In honour of International Women's Day, which is March 8, all of my #WordWednesday posts this month will be words about women and girls. Many words in common use today are male-oriented, which is not surprising, given the male-dominated history of the human race. The thing is that we (me included) often don't know the words that refer to females.

To be clear -- I do not hate men. I rather like them. My many male family members, friends and colleagues are great guys. The point here is not to use language as a weapon against some group (males) but, rather, to better acknowledge and understand the perspective of another (females). Since language is such a crucial and integral part of how humans experience life, value can be derived from exploring language more deeply. 

So, this week's #WordWednesday is sororal, the female equivalent of fraternal. The word "sororal" comes from the mid-17th century Latin word soror, meaning "sister."

Unidentical twins are often called fraternal, but if both twins are girls, they can be called sororal twins. So: Sue & Jane are sororal twins. Have you ever heard of sororal twins? I sure hadn't before I stumbled over it yesterday. And as I type this paragraph I'm disappointed to notice that my online dictionary hasn't, either. It places its little red squiggles under "sororal" -- another indicator of this word's obscurity.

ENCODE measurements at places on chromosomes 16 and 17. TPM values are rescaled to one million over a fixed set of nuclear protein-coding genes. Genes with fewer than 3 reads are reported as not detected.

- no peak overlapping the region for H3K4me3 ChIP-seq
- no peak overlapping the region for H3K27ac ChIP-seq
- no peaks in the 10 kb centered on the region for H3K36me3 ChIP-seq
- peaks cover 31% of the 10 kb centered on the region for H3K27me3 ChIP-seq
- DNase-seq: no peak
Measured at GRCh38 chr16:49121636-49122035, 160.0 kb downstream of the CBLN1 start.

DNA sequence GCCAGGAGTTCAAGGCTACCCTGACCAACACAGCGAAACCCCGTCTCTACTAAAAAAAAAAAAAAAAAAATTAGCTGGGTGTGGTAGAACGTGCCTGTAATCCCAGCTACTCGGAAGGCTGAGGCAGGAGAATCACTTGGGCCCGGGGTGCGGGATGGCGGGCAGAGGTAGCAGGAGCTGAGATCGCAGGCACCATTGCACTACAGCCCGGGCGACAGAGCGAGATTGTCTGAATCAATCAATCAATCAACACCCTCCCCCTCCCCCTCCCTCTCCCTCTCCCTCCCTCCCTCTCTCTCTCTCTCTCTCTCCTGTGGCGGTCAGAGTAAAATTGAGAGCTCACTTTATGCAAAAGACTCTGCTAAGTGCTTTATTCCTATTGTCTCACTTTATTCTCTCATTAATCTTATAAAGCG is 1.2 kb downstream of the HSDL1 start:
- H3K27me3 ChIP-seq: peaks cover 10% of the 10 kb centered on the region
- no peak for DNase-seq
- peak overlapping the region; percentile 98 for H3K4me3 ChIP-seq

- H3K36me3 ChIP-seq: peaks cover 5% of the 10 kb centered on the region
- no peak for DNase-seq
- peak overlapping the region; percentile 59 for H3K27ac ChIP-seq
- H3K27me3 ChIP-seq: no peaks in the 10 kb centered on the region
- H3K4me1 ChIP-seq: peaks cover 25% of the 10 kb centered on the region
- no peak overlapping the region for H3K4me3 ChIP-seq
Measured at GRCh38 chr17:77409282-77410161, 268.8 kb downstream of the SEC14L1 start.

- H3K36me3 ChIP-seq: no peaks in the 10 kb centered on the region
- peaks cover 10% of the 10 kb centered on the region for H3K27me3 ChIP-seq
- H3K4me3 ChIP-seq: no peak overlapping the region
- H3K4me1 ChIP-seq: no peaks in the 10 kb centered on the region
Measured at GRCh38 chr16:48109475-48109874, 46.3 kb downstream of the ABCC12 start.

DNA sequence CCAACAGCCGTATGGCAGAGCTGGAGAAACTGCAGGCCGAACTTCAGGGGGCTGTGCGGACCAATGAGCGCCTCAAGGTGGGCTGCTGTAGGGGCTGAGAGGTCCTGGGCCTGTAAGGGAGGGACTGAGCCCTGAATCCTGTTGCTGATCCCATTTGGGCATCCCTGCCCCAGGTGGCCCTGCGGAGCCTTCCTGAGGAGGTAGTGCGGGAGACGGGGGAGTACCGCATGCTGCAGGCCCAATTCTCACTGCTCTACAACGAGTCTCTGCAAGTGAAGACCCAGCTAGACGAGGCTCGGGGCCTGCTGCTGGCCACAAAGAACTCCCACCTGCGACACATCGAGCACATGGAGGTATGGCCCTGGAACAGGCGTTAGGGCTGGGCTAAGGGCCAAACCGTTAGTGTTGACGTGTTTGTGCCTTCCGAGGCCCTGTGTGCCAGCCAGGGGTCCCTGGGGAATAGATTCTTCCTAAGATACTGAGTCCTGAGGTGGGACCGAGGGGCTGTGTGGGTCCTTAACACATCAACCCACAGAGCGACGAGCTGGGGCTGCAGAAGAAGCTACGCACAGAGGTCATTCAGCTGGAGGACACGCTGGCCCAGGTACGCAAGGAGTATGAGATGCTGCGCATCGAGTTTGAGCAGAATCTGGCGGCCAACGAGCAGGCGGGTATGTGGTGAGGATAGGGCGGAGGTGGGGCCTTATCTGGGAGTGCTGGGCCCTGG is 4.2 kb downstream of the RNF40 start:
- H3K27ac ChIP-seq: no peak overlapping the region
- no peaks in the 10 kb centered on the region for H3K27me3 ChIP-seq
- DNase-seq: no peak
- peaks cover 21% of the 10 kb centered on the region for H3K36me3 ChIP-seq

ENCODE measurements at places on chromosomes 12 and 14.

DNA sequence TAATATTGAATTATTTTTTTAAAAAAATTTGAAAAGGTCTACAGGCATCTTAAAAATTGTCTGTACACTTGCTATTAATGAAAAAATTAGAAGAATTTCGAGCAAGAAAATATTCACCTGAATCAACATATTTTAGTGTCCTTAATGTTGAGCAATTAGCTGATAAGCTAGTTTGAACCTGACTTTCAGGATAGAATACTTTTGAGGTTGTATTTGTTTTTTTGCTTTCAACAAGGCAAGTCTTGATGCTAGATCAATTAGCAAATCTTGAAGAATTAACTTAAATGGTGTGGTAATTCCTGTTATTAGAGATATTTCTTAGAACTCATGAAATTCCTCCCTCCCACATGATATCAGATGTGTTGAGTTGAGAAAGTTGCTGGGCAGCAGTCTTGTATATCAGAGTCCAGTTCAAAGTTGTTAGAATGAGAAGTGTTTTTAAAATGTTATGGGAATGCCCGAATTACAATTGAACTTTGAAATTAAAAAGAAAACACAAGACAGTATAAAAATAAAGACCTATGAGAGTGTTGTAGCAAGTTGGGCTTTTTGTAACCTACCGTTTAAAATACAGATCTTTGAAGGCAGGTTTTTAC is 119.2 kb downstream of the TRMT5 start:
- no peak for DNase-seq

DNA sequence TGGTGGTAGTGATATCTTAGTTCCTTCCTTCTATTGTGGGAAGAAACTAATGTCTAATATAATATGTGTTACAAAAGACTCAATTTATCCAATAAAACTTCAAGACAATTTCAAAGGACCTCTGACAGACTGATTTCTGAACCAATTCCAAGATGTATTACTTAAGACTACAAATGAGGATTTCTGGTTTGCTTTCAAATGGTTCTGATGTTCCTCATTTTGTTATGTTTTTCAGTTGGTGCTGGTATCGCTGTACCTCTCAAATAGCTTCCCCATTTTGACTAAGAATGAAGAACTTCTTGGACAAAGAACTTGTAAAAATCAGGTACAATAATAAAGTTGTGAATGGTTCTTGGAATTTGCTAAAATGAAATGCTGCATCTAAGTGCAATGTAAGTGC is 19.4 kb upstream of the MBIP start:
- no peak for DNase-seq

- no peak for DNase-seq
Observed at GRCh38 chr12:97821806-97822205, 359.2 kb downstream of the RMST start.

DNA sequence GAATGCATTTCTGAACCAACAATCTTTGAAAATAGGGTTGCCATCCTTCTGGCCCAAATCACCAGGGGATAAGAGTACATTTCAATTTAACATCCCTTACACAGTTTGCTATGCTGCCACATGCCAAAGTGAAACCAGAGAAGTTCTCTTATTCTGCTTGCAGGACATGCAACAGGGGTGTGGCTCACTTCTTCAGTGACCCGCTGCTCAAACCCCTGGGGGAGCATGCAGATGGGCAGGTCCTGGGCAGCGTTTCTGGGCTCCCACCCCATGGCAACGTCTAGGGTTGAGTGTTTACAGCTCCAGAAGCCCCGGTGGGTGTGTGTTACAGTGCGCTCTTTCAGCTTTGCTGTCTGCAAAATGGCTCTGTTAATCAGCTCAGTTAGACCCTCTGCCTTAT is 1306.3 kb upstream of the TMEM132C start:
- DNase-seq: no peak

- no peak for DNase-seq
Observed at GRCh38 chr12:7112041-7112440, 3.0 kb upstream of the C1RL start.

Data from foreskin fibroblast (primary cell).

Another case in point: my hardcover Oxford English Dictionary contains the following words in this family of word cousins:
  • sorority -- fraternity
  • nothing -- fraternal
  • nothing -- fraternize
  • nothing -- fratricide, which is defined as "the killing of one's brother or sister" (italics mine)
 My hard cover Funk & Wagnall's Canadian College Dictionary does better:
  • sorority -- fraternity
  • sororate -- nothing (sororate: "the marriage of a man with the sister or sisters of his wife")
  • sororicide -- fratricide
  • sorosis -- nothing (sorosis: "a woman's club or society")
 Draw your own conclusions. I just think it's interesting, and since I love words, I'll now be open to ways to use soror word cousins when I can.

Wednesday, 24 February 2016


frenemy: someone who acts like a friend but is really an enemy. Frenemy is a word-cousin to passive-aggressive. It can be hard to know where you stand and what to expect with a frenemy.   

Wednesday, 17 February 2016


Word play, word play, word about these documentary spin-offs:

shockumentary -- for all the news to knock your socks off

mockumentary -- nasty little pieces of "journalism"

frockumentary -- you guessed it -- extensive coverage of the fashion industry

jockumentary -- coverage of men's sporting life

rockumentary -- ditto for rock musicians

schlockumentary -- pointless waste of everyone's time

Wednesday, 10 February 2016


This is a formal term for weekly, especially a weekly meeting. I just came across it and liked it. Some words just feel neat in my mouth.